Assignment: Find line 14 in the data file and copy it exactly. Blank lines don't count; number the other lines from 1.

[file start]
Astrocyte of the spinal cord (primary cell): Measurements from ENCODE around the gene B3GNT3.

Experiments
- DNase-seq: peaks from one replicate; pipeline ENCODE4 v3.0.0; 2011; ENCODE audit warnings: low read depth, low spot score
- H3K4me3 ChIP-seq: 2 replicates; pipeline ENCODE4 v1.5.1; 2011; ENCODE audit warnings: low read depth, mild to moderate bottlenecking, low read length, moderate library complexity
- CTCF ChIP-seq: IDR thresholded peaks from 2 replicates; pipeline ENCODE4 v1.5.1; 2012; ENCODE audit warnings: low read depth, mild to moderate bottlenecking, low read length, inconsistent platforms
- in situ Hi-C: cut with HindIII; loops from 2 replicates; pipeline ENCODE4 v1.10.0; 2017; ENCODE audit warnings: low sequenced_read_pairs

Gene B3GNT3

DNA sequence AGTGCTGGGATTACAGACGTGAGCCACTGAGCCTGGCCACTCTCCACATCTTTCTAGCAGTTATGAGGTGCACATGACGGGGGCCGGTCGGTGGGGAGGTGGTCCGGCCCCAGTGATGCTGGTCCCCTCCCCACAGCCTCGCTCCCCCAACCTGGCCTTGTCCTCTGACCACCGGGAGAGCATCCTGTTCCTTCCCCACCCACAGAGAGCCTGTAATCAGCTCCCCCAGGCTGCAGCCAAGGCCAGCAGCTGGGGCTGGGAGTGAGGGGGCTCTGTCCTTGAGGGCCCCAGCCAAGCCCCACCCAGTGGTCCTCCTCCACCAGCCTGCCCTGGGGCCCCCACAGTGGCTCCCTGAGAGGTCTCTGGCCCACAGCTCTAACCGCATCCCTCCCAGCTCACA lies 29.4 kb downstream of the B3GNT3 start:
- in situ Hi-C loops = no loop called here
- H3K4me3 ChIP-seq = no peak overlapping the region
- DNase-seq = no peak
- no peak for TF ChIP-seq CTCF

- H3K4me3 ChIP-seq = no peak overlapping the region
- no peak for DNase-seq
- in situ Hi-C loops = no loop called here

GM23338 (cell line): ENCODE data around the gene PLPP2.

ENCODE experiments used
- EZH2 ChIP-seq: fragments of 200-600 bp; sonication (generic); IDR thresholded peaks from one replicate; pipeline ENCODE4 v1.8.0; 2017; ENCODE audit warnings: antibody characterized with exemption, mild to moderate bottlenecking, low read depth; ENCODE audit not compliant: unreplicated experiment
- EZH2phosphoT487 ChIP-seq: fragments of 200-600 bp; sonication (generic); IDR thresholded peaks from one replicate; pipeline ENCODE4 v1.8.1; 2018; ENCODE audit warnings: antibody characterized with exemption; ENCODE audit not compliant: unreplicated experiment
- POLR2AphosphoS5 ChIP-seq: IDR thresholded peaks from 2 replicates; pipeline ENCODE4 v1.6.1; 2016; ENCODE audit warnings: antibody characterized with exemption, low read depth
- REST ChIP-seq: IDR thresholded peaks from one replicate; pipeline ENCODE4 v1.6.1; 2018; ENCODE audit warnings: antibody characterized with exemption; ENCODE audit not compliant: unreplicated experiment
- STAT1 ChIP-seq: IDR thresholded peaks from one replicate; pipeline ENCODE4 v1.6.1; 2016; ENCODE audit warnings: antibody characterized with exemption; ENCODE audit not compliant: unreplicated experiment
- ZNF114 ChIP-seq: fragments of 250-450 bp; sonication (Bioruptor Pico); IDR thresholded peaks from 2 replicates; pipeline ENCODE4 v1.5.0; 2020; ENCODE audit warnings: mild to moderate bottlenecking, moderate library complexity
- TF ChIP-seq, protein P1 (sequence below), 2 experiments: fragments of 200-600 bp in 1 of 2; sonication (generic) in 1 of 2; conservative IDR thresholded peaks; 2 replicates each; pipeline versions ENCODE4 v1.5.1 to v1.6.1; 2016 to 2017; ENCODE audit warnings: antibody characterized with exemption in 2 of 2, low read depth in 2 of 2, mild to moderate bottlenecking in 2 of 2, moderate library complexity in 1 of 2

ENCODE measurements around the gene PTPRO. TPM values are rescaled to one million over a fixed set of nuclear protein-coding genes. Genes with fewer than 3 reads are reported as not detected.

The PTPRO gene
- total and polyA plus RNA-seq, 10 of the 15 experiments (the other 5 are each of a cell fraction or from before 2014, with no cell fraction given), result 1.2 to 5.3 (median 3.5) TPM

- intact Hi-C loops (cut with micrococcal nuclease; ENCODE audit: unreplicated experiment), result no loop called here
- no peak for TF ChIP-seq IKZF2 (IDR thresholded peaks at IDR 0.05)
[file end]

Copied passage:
- no peak for DNase-seq